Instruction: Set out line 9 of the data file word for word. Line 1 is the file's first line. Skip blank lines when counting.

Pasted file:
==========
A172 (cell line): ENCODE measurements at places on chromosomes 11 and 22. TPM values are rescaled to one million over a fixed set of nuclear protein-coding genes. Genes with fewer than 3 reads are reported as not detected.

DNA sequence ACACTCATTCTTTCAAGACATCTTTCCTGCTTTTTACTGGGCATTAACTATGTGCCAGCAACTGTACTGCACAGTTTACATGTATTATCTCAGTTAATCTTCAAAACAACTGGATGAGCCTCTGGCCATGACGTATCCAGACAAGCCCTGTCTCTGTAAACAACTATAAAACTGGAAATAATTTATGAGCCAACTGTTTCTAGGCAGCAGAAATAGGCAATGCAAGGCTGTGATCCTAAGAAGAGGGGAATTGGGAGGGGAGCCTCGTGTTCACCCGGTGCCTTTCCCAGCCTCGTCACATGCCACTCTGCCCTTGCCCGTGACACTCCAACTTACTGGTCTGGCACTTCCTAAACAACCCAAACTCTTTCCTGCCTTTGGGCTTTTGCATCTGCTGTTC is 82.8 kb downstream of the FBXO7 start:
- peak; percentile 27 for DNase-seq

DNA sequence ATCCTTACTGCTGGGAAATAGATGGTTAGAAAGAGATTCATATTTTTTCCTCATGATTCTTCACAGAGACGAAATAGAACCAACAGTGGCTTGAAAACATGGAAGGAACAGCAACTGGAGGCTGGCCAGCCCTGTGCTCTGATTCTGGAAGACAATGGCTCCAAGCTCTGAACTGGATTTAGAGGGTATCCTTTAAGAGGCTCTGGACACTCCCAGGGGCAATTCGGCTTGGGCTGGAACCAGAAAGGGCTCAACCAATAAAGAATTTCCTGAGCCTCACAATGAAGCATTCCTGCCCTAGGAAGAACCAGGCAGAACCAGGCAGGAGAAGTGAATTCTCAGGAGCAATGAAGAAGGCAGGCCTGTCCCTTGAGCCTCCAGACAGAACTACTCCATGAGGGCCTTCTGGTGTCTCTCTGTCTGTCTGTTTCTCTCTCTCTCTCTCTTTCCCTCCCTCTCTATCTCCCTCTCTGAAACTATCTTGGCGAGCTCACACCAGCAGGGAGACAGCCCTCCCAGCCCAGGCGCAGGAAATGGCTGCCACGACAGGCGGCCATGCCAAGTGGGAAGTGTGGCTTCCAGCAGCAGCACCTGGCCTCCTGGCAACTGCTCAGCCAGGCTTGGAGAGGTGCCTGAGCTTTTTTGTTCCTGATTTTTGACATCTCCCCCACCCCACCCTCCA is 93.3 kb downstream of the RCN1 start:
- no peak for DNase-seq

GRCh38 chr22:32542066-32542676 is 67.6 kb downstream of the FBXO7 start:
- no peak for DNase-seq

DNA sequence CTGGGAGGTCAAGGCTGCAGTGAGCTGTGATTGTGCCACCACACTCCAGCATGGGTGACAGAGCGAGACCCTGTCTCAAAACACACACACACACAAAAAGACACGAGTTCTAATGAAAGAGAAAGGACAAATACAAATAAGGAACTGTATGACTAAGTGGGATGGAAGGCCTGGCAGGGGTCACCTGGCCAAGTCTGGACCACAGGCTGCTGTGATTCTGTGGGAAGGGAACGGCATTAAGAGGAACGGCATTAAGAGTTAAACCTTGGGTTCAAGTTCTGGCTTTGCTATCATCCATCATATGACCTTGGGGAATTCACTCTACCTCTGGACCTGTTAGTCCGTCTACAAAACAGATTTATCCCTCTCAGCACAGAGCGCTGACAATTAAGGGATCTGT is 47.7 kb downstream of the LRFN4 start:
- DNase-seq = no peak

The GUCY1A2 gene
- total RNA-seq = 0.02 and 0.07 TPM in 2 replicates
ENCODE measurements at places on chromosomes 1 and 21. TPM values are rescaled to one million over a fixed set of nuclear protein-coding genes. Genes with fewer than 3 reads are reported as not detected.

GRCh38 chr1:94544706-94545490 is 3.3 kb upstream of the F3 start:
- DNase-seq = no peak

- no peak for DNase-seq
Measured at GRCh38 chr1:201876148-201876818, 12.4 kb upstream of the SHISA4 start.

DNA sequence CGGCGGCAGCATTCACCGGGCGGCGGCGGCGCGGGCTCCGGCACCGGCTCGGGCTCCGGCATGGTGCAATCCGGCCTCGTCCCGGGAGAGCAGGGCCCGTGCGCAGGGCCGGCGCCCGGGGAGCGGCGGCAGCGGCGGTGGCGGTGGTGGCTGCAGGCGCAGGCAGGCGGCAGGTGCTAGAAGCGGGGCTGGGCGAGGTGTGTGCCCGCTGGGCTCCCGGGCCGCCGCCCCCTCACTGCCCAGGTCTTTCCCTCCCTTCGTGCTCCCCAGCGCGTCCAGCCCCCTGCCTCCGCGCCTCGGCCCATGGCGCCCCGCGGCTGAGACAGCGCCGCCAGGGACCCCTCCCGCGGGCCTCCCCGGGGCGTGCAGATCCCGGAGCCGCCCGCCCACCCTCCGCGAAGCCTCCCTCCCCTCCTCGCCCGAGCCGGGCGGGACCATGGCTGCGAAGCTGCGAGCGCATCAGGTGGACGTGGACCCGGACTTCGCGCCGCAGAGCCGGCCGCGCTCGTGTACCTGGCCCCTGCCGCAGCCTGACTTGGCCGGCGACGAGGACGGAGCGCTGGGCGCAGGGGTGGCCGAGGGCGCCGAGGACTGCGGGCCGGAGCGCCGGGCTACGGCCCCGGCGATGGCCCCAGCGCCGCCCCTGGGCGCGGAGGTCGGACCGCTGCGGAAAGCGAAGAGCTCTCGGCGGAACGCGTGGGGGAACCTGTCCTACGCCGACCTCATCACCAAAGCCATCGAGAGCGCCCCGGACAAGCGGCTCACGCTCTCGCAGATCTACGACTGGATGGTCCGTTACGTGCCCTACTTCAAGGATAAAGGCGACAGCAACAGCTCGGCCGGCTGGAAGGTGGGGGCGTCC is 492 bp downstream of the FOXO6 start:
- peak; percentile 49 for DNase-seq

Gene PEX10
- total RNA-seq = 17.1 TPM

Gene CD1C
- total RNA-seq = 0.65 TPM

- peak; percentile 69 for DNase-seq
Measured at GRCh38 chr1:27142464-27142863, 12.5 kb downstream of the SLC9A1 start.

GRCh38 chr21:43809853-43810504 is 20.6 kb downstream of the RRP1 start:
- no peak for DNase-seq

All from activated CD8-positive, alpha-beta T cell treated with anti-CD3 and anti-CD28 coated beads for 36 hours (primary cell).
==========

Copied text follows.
- DNase-seq = no peak